As for serendipity, "the path to approval, at the time, was pretty straightforward with the FDA and with other regulatory authorities around the world," says Riad El-Dada, senior vice president and general manager, diabetes franchise, Merck. "It's a bit more complicated now, because of the requirements to have a certain threshold of cardiovascular outcomes data…it takes longer nowadays to develop a drug for Type 2 then it did back then." That's because, less than a year after FDA approved Januvia (and about a month before Janumet received approval), Steve Nissen and his Cleveland Clinic colleague Kathy Wolski published a study titled "Effect of Rosiglitazone on the Risk of Myocardial Infarction and Death from Cardiovascular Causes" in The New England Journal of Medicine, which linked rosiglitazone, better known as Avandia, with "a significant increase in the risk of myocardial infarction and with an increase in the risk of death from cardiovascular causes that had borderline significance."
As a result of this publication, and other subsequent studies done on Avandia, FDA announced in 2008 that it would no longer approve diabetes drugs solely on the basis of their ability to help control blood glucose levels. Drug-makers would need to provide data from studies lasting at least two years to show that medicines don't have significant cardiovascular side effects, and that they improve the length or quality of a diabetic patient's life, a significant raising of the clinical bar in terms of development cost and lead time to commercialization. By expediting its early clinical program, Merck unwittingly sped Januvia onto the market before these new requirements came into effect. As for GSK's drug Avandia, FDA severely restricted its use in 2010, and the EMA pulled it from the market entirely.
In the mid-2000s, Novartis's Galvus was running neck and neck with Januvia to be the first approved DPP-4 for Type 2 diabetes. That lit a fire under the Merck DPP-4 development team, but Galvus never won FDA approval. It was approved by the EMA in 2008, but Novartis withdrew its application in the United States after FDA requested additional studies on potential skin lesions and kidney impairment that occurred during an early animal study. Merck thus found itself with a compelling story to tell.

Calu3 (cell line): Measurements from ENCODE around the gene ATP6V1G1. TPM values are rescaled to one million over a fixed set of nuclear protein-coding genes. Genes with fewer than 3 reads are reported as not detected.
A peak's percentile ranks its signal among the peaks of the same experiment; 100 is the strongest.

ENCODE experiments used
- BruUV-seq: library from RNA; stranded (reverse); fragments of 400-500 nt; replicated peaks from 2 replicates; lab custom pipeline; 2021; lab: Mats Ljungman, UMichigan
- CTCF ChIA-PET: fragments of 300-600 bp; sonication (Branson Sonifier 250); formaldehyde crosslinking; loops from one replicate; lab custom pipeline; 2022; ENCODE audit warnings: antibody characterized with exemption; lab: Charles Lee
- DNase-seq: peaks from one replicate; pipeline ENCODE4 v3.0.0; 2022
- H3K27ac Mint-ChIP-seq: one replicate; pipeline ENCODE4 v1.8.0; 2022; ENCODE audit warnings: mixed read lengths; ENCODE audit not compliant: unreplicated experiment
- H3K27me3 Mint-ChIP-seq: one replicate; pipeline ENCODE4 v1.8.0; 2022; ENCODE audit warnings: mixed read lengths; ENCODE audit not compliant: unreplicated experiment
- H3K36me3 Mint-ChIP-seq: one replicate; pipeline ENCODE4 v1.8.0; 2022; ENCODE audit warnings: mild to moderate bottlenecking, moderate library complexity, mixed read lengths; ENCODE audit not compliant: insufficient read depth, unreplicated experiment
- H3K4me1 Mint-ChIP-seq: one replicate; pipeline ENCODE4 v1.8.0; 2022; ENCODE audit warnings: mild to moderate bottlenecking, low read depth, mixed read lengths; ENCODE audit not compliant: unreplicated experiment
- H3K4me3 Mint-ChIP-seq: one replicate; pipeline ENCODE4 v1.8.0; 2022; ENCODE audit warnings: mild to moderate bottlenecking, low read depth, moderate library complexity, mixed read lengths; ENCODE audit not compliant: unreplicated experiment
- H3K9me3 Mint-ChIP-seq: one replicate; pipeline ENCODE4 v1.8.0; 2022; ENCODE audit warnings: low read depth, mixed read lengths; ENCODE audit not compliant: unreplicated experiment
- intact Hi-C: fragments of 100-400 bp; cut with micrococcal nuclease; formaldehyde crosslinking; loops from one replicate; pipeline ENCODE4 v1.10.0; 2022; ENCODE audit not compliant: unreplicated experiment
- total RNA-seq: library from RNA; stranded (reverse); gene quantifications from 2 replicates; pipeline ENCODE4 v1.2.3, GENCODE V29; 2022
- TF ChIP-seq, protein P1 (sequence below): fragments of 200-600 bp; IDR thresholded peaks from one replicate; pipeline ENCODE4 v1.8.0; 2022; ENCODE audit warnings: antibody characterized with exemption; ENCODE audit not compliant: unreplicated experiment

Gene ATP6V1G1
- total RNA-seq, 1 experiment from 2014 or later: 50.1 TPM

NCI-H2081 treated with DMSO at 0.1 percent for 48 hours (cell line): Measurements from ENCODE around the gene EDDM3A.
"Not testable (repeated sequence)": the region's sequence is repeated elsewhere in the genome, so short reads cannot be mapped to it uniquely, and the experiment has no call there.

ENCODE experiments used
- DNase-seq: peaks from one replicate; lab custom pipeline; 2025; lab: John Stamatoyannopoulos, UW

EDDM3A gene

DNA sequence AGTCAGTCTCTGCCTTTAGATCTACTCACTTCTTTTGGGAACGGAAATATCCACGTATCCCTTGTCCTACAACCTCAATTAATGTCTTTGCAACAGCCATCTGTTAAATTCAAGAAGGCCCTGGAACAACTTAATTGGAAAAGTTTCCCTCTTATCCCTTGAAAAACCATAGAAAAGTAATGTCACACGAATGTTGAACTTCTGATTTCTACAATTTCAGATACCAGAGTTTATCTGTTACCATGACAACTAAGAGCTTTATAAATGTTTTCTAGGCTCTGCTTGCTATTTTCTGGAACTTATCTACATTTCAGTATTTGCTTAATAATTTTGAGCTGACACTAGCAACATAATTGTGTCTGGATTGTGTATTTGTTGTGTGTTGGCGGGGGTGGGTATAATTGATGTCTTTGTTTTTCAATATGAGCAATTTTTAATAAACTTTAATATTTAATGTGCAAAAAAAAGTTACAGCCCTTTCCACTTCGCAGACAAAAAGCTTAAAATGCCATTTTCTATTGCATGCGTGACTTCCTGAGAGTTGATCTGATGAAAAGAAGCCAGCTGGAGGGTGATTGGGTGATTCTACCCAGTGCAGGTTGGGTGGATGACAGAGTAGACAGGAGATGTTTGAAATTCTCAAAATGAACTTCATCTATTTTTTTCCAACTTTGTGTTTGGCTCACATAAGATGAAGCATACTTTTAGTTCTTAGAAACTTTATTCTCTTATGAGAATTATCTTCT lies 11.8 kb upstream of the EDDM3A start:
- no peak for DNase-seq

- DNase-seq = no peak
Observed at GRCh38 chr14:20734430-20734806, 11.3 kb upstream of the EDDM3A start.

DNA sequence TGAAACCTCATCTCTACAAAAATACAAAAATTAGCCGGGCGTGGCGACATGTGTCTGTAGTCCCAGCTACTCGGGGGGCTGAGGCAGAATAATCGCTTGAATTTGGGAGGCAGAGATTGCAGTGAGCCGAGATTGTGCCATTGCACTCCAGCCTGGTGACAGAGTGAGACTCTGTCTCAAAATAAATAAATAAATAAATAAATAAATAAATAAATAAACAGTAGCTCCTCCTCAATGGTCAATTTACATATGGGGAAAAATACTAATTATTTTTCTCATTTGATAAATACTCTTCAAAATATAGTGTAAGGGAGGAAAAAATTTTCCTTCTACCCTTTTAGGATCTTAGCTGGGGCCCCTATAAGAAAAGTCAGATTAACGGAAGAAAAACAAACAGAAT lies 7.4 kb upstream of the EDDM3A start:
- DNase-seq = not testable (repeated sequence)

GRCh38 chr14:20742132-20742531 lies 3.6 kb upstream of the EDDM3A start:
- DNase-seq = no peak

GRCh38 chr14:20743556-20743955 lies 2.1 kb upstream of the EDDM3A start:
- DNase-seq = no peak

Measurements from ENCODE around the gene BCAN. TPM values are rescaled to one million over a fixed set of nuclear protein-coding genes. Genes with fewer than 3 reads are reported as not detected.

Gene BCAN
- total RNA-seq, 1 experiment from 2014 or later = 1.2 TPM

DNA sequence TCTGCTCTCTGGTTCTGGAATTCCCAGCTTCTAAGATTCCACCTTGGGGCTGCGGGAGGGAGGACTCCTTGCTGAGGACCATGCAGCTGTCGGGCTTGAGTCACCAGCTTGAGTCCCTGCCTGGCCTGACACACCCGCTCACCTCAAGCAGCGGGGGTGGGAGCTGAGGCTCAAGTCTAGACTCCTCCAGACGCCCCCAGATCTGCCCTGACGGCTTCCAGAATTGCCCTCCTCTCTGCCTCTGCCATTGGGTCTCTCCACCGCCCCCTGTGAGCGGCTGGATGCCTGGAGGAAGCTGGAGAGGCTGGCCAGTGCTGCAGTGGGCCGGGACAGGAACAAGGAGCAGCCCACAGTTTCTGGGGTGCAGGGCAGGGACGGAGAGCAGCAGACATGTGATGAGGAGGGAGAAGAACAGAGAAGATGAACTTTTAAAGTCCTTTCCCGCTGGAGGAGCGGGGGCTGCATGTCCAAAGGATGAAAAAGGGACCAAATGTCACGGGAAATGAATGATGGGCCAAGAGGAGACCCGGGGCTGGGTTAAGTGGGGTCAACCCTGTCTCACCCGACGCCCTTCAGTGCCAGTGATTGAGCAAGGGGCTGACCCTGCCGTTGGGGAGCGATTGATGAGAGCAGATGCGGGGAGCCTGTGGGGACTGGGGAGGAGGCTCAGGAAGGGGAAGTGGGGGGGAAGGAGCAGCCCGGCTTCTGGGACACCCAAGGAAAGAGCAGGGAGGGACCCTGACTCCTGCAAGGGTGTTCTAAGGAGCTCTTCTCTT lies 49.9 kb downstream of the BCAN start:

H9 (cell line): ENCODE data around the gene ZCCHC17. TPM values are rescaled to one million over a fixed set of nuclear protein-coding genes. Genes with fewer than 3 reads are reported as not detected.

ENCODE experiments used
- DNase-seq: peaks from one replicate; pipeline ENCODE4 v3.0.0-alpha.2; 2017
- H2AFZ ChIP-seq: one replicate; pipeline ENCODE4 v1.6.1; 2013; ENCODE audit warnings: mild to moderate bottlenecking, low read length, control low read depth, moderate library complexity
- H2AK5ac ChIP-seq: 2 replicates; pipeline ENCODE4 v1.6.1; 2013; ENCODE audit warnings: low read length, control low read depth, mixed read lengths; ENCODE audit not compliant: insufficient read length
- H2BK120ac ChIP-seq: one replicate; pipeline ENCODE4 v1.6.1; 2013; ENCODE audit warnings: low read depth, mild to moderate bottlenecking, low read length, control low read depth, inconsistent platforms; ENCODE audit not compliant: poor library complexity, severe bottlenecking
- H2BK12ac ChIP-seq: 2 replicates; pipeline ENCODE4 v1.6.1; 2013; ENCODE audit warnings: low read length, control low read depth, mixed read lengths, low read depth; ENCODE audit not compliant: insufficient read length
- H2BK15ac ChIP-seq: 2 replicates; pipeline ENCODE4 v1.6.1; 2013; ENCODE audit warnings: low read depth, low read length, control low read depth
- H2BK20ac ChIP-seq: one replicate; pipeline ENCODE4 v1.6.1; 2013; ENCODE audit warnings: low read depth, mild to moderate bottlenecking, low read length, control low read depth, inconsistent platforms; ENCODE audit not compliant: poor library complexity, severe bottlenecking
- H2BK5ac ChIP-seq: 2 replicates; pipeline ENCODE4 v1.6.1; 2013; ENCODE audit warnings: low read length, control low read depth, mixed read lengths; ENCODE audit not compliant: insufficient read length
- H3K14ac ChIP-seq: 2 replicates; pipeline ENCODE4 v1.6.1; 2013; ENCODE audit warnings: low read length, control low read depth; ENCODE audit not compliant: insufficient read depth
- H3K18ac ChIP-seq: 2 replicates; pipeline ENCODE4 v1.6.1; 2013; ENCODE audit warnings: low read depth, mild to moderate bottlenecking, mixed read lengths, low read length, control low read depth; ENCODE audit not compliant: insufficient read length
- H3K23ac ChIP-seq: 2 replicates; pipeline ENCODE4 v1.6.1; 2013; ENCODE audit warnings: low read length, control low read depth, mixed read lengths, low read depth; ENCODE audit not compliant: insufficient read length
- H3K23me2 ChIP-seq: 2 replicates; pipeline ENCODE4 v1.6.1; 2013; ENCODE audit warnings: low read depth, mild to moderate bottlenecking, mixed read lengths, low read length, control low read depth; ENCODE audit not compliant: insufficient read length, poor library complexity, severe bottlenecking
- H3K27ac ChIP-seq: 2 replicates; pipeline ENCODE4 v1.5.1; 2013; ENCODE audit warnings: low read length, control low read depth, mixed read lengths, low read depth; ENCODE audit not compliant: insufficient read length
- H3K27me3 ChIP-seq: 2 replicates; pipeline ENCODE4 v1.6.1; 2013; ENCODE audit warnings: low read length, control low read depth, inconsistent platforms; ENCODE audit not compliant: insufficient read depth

With an FDA and European Commission green light for Januvia in late 2006 and early 2007, respectively, and with Janumet soon to cross the finish line as well, Merck did what Big Pharma is still in a position to do best: funnel substantial resources into myriad channels. Educational outreach around Type 2 diabetes helped seed the market before drug approval was secured. With approval, branded materials and a rich promotional platform followed, online and off, including healthcare professional training programs, engagement of KOLs, celebrity appearances, DTC advertising and a sales force stretching across the globe.
Merck tapped former NBA star Earl "The Pearl" Monroe to share his story with patients, including tips about healthy eating and advice on ordering food at a restaurant.
El-Dada says Januvia's initial approval, in Mexico in August 2006, provided a testing ground for the larger launch effort. "We could take what we learned from the launch in Mexico and apply it elsewhere, where it made sense," he says. A drug's performance in the market is often foretold by it's performance at launch, and Merck "put a significant investment into making sure that we had rapid access, and that meant both the earliest possible launch in as many markets as we could get," while at the same time "making sure that we had rapid reimbursement and, in the United States, that we had rapid approval on managed care plans to provide access for patients," says El-Dada, adding that the therapeutic area helped, too. "I think the payer community realizes that diabetes accounts for roughly 15 percent of their total costs if you include the cost of treating the complications, so it's a pretty well-covered category."